A new Washington Post-Schar School poll reports that a big majority of Americans support the protests that have been held across the country since the death of George Floyd while in Minneapolis police custody — and they say that police forces need to do more to treat blacks equally with whites.

Eight-one percent said police need to reform to ensure equal treatment for whites and blacks, the poll said. Other findings include: 87 percent of Democrats said they support the protests, as do 76 percent of independents and 53 percent of Republicans.

One of the calls made by protesters is for reform in police departments, including calls to defund them, meaning to divert money from their budgets to social, health and educational programs. And some are calling for the dismantlement of departments, including in Minneapolis, where nine of the 13 city council members have called for finding other ways to keep residents safe.

With police reform front and center in the national debate, it’s a good time to learn about the history of policing in the United States. Here are resources on the subject from the nonprofit Zinn Education Project, which offers free downloadable lessons and articles on history organized by theme, time period and grade level. The lessons are based on the approach to history highlighted in Howard Zinn’s best-selling book, “A People’s History of the United States,” emphasizing the role of working people, women, people of color and organized social movements in shaping history.

You can check back here on the project’s websites for additions that will be made to the list below.

As part of our People’s Historians Online series, we hosted a special session with Keisha N. Blain on the “Roots of the 2020 Rebellion,” focused on the history of policing. Many teacher participants reflected that what they learned about the origins and practices of policing is vital to make sense of current events, but is not in their U.S. history textbooks.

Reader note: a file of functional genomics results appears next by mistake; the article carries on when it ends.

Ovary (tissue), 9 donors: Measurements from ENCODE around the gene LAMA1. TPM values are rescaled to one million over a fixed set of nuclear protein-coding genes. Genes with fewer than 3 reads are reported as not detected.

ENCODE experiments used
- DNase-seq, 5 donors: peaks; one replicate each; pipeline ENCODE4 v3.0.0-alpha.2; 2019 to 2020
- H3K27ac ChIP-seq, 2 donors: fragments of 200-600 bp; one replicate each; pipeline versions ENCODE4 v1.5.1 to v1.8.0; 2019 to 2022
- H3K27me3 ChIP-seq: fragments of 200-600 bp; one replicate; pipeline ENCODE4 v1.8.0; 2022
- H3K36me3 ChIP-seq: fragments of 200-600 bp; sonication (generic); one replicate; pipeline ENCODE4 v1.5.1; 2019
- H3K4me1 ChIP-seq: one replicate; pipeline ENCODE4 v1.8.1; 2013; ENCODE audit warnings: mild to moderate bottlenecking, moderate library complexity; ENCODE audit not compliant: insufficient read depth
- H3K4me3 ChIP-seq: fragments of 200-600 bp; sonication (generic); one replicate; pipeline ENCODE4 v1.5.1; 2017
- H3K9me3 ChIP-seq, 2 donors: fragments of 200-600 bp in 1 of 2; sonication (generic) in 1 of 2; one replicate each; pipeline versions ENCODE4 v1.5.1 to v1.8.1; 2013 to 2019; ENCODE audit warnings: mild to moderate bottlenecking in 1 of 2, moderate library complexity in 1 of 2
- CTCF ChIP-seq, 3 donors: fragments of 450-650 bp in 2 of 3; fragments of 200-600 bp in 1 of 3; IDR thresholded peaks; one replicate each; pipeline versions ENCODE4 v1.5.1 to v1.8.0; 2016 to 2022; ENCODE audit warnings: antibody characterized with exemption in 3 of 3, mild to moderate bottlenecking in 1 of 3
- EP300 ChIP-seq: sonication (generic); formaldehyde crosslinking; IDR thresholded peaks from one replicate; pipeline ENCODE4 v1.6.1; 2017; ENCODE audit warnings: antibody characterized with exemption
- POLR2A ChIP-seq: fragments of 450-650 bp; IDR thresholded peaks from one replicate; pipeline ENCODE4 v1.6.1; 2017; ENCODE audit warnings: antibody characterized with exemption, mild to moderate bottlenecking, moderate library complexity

Therefore, we offer resources below to teach outside the textbook in middle and high school classrooms about police throughout U.S. history. There are many more books, articles and films on the topic — these are just a few student-friendly suggestions.

To get started, we recommend the “Throughline podcast on the history of policing in the United States” with Harvard professor Khalil Gibran Muhammad.


Throughline: American Police: The origins of policing in the United States, starting with slave patrols. Features Khalil Gibran Muhammad, author of “The Condemnation of Blackness: Race, Crime, and the Making of Modern Urban America.”

Democracy Now: Badges Without Borders: How Global Counterinsurgency Transformed American Policing Interview with Stuart Schrader, author of a book by the same name.

Lessons and textbook critiques

How Chicago’s Public Schools Are Teaching the History of Police Torture by Thai Jones. An article about Chicago’s citywide curriculum that requires the history of police torture be taught in all eighth- and 10th-grade public school social studies classes.

The Murder of Sean Bell: From Pain to Poetry by Renée Watson (Rethinking Schools)

Remembering Red Summer — Which Textbooks Seem Eager to Forget by Ursula Wolfe-Rocca (Zinn Education Project)